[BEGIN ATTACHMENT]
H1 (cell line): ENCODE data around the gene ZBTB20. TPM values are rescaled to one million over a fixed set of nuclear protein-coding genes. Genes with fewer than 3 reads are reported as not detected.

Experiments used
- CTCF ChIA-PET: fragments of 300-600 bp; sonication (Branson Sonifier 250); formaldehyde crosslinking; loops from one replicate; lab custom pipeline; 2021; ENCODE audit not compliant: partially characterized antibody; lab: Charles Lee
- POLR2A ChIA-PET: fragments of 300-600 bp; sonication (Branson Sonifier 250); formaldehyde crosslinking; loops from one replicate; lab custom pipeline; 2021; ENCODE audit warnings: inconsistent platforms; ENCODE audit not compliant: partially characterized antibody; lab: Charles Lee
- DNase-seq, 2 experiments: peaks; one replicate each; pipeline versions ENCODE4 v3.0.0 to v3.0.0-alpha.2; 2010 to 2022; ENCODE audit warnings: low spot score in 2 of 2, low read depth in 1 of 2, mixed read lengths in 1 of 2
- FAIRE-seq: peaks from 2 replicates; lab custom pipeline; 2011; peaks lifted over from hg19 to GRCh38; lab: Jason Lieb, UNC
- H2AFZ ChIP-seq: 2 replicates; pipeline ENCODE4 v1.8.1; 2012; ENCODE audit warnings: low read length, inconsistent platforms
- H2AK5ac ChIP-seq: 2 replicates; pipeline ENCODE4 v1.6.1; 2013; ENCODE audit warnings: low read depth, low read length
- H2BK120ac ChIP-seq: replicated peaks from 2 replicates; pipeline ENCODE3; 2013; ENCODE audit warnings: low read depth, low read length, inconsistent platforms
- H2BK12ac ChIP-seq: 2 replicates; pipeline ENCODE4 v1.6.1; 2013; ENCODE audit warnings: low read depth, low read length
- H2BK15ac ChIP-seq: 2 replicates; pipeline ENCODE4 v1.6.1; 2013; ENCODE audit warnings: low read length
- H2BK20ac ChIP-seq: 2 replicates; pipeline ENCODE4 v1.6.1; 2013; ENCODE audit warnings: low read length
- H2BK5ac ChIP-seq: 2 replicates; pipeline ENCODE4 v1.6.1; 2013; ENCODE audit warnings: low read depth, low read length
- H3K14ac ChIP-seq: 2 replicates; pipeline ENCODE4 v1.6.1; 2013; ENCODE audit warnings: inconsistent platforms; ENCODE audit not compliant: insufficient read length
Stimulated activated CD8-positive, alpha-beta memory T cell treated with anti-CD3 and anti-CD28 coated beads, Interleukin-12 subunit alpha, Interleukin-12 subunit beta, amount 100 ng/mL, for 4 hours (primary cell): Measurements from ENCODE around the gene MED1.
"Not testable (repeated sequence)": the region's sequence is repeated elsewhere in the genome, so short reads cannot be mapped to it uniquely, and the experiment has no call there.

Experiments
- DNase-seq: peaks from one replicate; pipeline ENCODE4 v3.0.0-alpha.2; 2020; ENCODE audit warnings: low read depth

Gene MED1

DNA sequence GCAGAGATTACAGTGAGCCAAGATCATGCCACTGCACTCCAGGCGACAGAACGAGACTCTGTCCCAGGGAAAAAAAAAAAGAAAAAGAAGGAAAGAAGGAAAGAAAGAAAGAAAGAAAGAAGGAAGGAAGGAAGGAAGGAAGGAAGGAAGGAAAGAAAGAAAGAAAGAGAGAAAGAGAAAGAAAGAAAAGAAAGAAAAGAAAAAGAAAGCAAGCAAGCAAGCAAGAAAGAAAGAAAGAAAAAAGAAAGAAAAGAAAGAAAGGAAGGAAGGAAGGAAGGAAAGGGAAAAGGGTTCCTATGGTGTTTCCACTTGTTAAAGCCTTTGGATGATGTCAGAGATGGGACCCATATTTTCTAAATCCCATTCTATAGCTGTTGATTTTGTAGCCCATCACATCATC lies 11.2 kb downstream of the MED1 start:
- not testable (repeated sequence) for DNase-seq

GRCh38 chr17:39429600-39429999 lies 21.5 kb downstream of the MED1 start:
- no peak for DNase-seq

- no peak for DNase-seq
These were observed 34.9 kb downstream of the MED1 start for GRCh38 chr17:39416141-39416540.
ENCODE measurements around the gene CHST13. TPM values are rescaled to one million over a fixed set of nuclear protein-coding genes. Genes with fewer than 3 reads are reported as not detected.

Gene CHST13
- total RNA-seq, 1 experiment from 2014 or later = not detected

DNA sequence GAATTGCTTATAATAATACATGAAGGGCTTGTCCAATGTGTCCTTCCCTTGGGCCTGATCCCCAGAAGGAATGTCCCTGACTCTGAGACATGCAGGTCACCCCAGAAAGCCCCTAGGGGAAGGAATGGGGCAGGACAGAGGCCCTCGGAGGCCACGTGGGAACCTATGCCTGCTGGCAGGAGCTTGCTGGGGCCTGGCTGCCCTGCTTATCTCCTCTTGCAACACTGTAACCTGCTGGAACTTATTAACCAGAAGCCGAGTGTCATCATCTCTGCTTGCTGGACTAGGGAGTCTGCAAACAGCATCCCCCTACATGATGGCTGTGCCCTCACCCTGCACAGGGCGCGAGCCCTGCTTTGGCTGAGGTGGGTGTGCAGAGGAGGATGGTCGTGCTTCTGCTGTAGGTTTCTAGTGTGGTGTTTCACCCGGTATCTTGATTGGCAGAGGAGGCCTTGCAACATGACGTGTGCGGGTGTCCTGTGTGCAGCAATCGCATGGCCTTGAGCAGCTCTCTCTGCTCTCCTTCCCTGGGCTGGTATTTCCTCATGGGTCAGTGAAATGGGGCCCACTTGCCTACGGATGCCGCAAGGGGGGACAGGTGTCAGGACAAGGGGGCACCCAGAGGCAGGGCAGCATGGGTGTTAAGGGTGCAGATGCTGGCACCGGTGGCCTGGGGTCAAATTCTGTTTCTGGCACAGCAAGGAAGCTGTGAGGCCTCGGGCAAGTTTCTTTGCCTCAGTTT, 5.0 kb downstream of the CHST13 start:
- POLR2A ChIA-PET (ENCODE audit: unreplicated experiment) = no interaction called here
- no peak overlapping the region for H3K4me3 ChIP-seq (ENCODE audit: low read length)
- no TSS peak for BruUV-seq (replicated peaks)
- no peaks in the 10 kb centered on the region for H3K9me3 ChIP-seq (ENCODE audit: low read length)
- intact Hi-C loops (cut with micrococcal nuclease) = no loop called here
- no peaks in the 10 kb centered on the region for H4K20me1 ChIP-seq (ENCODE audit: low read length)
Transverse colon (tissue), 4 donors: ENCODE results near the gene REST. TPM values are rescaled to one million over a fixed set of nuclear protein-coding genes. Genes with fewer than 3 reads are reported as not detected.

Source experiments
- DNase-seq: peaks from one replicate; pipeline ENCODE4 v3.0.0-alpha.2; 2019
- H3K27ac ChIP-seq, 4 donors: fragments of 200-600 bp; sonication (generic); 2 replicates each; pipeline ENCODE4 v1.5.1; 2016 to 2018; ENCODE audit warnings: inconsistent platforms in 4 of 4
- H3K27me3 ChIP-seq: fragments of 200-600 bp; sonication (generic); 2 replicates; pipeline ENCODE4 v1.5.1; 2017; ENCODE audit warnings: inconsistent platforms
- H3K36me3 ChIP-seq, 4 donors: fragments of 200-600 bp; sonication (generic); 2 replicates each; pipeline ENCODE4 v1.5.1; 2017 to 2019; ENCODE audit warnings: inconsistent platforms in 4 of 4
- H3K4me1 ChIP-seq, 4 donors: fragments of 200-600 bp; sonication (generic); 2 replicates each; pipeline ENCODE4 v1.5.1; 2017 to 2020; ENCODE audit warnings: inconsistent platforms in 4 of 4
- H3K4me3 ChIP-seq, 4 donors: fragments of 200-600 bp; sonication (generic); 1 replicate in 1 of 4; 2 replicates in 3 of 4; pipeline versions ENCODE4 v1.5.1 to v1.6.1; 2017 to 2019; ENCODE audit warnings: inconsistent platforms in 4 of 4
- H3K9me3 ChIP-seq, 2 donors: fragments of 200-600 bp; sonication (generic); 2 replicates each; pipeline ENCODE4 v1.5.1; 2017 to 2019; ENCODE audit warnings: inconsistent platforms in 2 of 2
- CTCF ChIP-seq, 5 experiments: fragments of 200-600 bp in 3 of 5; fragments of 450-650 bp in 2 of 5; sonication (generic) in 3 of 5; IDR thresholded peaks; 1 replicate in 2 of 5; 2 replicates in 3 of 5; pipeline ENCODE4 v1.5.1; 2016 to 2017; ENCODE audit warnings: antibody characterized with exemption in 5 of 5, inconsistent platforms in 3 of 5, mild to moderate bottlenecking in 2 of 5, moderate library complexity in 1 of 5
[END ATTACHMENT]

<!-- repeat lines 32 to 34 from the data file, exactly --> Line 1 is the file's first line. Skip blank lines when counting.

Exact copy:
- no TSS peak for BruUV-seq (replicated peaks)
- no peaks in the 10 kb centered on the region for H3K9me3 ChIP-seq (ENCODE audit: low read length)
- intact Hi-C loops (cut with micrococcal nuclease) = no loop called here